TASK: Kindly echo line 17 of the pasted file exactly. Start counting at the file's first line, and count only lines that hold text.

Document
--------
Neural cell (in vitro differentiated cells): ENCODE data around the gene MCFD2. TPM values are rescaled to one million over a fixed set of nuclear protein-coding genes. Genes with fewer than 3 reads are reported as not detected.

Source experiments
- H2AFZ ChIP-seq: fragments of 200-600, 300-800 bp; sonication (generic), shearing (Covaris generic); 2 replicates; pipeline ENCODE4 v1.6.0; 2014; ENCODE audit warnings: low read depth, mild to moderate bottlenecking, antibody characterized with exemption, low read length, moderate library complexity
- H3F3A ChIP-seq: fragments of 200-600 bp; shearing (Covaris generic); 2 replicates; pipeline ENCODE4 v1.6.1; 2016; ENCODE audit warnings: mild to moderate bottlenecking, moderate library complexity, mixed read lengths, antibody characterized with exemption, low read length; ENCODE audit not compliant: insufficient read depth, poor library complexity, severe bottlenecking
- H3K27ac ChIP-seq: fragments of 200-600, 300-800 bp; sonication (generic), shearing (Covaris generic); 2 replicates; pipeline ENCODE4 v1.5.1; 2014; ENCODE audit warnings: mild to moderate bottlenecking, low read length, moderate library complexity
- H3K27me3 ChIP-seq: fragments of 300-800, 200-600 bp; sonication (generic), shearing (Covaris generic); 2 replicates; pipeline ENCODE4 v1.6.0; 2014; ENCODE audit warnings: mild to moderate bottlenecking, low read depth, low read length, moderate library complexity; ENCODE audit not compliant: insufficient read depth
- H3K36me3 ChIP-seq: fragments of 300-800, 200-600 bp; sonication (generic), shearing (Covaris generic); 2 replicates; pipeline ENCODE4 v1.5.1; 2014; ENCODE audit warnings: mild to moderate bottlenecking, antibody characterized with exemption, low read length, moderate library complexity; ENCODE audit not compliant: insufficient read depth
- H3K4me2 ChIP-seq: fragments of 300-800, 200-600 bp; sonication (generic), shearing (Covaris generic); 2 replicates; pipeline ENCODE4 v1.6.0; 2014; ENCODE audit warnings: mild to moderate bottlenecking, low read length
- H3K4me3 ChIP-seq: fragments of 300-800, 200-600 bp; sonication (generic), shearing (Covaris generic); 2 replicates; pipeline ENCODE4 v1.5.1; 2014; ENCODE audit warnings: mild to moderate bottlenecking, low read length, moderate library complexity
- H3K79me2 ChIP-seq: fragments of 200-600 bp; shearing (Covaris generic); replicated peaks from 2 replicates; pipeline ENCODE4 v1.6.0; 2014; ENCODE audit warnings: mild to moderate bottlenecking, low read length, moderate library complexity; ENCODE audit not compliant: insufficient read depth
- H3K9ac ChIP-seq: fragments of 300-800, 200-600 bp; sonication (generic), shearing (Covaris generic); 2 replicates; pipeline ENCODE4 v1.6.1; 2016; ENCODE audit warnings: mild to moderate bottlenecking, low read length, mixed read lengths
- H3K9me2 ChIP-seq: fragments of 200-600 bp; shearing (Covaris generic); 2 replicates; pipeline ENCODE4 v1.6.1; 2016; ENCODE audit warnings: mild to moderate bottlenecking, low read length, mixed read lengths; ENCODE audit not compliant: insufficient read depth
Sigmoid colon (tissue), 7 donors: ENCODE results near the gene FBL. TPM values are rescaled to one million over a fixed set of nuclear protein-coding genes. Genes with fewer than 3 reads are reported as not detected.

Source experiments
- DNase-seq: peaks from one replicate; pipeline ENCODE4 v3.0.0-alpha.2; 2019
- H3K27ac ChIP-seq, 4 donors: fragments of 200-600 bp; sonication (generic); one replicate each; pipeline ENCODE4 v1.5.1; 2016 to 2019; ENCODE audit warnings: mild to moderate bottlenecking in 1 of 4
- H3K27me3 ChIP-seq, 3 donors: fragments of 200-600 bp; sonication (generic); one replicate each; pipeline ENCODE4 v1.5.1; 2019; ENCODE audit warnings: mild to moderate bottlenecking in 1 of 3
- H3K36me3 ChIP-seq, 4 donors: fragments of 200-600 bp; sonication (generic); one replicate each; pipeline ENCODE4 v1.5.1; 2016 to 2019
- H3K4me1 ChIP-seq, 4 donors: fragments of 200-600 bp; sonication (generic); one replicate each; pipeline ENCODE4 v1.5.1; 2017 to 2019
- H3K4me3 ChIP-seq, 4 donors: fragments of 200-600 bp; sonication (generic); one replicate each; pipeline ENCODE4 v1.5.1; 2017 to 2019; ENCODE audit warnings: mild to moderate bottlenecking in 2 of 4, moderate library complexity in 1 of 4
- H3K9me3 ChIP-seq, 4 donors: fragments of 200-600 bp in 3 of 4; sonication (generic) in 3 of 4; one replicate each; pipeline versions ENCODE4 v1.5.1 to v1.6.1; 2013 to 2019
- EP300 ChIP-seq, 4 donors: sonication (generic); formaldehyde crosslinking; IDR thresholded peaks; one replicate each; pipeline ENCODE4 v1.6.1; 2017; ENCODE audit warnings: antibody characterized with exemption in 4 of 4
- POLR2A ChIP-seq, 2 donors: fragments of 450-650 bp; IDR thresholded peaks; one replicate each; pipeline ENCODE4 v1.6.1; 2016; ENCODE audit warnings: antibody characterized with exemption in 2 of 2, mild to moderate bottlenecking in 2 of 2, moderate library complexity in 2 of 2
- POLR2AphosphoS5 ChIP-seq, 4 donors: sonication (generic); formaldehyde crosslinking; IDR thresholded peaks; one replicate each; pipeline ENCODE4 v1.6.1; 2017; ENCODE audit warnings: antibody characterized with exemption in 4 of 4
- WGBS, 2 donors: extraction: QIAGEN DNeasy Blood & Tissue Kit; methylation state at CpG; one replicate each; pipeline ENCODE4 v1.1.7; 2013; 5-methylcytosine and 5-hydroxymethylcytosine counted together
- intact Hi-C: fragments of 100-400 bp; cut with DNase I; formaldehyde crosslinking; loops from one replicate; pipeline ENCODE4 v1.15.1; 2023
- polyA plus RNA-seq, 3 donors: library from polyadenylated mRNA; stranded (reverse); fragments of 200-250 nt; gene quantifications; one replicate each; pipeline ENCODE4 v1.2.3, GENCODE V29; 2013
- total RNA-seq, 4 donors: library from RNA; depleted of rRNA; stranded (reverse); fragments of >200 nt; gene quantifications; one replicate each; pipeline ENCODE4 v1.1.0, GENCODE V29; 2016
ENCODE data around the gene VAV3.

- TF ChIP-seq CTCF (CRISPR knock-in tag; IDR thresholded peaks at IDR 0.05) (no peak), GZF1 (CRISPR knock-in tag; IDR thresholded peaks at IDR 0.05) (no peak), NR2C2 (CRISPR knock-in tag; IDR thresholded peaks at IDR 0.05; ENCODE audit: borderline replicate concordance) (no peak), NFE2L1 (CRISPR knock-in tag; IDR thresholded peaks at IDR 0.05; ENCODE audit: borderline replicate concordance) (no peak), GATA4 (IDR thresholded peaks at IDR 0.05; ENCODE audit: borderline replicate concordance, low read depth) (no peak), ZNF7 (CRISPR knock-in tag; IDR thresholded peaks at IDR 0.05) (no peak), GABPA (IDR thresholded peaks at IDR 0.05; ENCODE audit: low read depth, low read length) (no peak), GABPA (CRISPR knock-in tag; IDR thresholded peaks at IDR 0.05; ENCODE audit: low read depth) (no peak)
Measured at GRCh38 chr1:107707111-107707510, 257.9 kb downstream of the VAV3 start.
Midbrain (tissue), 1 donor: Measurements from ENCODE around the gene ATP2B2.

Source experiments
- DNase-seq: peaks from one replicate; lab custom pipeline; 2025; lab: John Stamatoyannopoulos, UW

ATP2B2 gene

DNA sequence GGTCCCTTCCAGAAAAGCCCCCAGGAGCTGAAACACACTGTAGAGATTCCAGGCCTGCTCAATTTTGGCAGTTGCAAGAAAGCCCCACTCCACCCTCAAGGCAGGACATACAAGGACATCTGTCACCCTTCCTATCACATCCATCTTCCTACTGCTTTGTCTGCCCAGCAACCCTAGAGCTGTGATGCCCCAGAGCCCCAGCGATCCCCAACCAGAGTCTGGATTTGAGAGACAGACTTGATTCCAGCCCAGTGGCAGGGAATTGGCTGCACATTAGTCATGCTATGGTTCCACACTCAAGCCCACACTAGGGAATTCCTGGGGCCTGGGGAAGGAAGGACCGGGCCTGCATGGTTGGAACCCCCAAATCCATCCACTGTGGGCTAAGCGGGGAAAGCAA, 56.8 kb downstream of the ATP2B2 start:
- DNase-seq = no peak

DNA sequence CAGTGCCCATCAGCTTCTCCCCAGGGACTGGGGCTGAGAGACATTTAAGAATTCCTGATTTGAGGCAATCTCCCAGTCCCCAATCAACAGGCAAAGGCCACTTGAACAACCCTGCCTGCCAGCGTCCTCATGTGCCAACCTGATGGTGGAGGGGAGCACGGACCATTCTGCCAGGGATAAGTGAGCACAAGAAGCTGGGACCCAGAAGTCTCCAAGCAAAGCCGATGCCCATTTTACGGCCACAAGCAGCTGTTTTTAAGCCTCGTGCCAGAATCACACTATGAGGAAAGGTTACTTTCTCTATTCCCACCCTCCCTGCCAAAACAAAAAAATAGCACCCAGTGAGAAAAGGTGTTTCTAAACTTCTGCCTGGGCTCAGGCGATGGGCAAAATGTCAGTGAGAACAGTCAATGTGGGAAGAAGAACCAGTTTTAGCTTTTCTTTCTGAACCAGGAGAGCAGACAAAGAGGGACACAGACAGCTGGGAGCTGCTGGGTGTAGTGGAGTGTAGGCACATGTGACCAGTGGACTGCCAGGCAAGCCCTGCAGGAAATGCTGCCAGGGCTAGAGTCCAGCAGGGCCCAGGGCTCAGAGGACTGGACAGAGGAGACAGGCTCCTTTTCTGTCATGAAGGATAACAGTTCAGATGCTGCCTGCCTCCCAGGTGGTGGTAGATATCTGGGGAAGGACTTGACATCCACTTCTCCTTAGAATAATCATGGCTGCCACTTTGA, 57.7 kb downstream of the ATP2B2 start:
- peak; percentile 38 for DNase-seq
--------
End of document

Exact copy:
- H3K27me3 ChIP-seq, 3 donors: fragments of 200-600 bp; sonication (generic); one replicate each; pipeline ENCODE4 v1.5.1; 2019; ENCODE audit warnings: mild to moderate bottlenecking in 1 of 3